01 June 2009

The Magdalen Legend

David Mycoff has an analysis of the legend of the Magdalene in the introduction to his translation of the Pseudo-Rabanus Life of St. Mary Magdalene and her sister St. Martha. I've divided the material into smaller paragraphs in the following quotation:

There are, then, five parts to this fully-developed Magdalen legend: the pre-ascension life; the story of the voyage to Marseilles; the account of the thirty-year solitude, death, and burial; and the post-burial miracles and translation of relics.

The pre-ascension life is the product of the patristic harmonizing of scattered scriptural passages which, in the view of the medieval Western Church, all pertained to Mary Magdalene. The earliest extant text that assembles these patristic motifs into a single, concise, coherent narrative appears to be a tenth-century sermon on the Magdalen attributed to Saint Odo of Cluny (BHL 5439).[7]

Close in date is a legend, titled by the prominent scholar of the Magdalen legend and cult, Victor Saxer, Vita apostolica Mariae Magdalenae, [8] which tells of the Magdalen's voyage to Marseilles and her career in Gaul, omitting the stories of the prince of Marseilles and the thirty year seclusion.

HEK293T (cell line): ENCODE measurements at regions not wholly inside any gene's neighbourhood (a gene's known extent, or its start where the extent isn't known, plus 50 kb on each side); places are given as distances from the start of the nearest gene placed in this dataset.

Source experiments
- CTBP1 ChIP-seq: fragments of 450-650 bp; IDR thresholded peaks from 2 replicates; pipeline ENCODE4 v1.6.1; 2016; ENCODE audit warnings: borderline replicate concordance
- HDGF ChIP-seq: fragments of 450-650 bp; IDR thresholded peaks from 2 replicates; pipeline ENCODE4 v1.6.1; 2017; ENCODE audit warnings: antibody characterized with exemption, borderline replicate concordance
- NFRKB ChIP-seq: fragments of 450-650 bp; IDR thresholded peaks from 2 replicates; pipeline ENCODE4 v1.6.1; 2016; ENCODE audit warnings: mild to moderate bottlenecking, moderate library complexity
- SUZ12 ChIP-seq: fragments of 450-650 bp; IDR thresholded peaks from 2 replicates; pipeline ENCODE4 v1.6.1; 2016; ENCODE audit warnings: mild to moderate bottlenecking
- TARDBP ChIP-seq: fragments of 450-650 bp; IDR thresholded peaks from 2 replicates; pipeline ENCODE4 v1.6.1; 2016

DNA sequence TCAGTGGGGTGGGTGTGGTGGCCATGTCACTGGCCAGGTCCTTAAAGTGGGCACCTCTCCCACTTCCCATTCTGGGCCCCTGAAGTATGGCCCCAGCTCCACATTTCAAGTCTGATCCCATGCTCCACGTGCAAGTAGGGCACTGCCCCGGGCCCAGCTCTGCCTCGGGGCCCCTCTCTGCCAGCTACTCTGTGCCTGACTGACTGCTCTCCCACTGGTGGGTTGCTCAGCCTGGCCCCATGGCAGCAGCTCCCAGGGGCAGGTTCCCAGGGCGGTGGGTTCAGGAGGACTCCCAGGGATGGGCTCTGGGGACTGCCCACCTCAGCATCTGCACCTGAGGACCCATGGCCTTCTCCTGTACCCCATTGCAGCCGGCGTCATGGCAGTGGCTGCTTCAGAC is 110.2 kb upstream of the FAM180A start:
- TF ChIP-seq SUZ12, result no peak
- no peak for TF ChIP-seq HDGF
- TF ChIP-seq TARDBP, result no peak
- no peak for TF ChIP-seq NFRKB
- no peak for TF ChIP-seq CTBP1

The remote source of the account of Mary's solitude is the legend of Mary of Egypt, first told in the Life of Cyriacus by Cyril of Scythopolis. [9] By the ninth century, the Egyptian's story had been adapted for Mary Magdalene in a piece titled by Saxer, Vita eremitica Mariae Magdalenae (BHL 5453-5456). [10]

The Vita apostolica and Vita eremetica were conflated into a single piece to form Vita apostolico-eremitica (BHL 5443-5448), [11] apparently in the eleventh century during the resurgence of Western eremiticism that began in northern Italy.

Another composite piece, Vita evangelico-apostolica (BHL 5450) [12] assembles the pre-ascension material of Odo's sermon with the post-ascension material of Vita apostolico-eremitica, abbreviating the account of the contemplative retreat.


[7]. Printed in Acta Sanctorum, July V: 218-221; also in PL 133: 713-721 with variants in accidentals.

[8]. Étienne-Michel Faillon, Monuments inédits sur l'apostolat de sainte Marie-Madeleine en Provence . . . , 2 vols. (Paris, 1848), calls this the 'Ancienne Vie' of Mary Magdalene and prints it in vol. II, pp. 433-436.

[9]. J. Misrahi, 'A vita Sanctae Mariae Magdalenae . . . ,' Speculum 18 (1943) 335-337 and Sr Benedicta Ward, Miracles and the Medieval Mind (Philadelphia: Univ. Penna. Press, 1982) p. 260, n. 65.

[10]. Edited by Misrahi, ibid., pp. 335-339.

[11]. Faillon considers the part drawn from Vita eremitica an addition and prints it in Mon. inéd., II; 445-451

[12]. Printed by Faillon, Mon. inéd., II; 437-445, with the title 'Vie Anonyme Sainte Marie-Madeleine'.

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